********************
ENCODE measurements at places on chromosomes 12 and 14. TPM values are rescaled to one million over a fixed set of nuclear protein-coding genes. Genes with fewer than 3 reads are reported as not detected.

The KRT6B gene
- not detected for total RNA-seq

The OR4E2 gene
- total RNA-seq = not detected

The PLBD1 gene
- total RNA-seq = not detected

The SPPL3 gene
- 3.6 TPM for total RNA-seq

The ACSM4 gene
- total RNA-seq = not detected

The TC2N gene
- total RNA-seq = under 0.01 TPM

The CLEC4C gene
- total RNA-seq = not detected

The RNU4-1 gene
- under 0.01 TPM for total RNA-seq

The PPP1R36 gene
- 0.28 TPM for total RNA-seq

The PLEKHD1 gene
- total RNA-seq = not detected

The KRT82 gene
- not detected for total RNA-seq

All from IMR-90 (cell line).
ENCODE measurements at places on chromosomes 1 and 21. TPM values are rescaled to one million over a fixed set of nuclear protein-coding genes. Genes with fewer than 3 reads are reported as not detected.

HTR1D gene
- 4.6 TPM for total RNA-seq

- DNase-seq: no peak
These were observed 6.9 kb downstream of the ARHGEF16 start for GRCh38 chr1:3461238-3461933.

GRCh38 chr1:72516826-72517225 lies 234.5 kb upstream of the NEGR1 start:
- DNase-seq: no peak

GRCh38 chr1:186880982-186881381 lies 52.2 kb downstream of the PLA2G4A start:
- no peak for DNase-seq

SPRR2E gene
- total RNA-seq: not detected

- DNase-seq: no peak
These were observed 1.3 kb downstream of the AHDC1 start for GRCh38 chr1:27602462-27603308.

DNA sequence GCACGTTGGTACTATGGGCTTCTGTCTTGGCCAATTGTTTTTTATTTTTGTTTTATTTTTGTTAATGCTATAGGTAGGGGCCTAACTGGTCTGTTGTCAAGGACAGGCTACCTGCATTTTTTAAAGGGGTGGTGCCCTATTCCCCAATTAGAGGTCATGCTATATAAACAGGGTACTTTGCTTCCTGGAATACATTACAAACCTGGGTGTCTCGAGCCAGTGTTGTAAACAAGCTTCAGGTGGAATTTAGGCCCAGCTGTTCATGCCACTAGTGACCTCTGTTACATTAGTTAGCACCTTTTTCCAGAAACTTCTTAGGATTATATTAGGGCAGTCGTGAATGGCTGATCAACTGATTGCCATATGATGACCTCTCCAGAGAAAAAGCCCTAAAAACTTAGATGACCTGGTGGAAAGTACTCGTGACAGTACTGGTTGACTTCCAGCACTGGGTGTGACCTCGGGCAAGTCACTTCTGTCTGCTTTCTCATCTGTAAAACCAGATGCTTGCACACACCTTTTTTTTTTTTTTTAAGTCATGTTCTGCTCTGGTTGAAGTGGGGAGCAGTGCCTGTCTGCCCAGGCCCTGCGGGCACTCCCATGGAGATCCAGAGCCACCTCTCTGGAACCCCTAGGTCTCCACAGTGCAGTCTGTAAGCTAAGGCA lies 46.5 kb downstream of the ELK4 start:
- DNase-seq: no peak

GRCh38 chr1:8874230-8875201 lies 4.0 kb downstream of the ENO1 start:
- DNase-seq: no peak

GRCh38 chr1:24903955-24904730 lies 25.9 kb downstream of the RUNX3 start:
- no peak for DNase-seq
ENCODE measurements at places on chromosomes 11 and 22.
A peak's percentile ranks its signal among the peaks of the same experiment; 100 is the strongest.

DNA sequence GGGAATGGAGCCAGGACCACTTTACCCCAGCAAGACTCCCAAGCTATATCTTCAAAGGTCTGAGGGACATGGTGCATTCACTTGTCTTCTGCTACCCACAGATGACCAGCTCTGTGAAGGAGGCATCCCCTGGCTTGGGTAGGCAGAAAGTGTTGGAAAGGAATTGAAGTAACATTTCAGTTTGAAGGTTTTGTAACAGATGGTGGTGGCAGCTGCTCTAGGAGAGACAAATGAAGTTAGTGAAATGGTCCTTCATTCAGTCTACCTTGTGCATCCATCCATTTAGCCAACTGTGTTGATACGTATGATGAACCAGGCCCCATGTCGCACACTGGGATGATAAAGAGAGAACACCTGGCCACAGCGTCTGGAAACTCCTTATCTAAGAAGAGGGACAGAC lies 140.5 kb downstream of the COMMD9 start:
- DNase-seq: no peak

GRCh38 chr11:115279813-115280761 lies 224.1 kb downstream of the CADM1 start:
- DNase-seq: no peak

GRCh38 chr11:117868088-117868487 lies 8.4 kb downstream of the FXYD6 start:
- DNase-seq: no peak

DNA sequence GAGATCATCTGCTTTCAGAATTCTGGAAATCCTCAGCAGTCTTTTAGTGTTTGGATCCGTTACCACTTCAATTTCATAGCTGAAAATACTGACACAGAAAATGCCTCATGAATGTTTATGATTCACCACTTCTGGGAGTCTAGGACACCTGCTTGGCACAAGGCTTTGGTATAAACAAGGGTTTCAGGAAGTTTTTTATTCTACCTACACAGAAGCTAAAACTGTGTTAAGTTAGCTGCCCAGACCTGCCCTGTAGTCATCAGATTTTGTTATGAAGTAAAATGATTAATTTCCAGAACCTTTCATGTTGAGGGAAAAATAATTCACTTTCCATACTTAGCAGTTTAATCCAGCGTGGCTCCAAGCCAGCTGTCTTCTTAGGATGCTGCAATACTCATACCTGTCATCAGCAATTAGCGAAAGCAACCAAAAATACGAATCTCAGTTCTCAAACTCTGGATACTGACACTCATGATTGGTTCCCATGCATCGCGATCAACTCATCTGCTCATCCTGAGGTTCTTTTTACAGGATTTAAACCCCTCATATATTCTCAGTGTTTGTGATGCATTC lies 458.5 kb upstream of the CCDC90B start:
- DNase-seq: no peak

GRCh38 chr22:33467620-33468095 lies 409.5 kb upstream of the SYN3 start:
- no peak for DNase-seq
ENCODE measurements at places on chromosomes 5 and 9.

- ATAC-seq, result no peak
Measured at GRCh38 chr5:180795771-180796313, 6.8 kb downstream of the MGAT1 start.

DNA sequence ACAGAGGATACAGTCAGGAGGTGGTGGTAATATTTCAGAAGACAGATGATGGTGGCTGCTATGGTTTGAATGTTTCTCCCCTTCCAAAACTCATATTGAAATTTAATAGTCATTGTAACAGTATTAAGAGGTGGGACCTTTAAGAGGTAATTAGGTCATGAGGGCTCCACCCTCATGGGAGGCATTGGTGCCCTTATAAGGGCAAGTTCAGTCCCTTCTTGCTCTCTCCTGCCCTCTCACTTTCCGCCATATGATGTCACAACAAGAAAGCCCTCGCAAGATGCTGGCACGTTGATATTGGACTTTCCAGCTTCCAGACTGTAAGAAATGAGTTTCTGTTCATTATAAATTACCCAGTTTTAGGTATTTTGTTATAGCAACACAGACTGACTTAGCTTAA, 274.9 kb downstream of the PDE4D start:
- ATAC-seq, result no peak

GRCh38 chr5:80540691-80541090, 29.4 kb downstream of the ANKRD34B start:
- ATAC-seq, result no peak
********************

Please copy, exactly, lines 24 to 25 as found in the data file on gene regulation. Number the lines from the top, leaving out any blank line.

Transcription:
All from IMR-90 (cell line).
ENCODE measurements at places on chromosomes 1 and 21. TPM values are rescaled to one million over a fixed set of nuclear protein-coding genes. Genes with fewer than 3 reads are reported as not detected.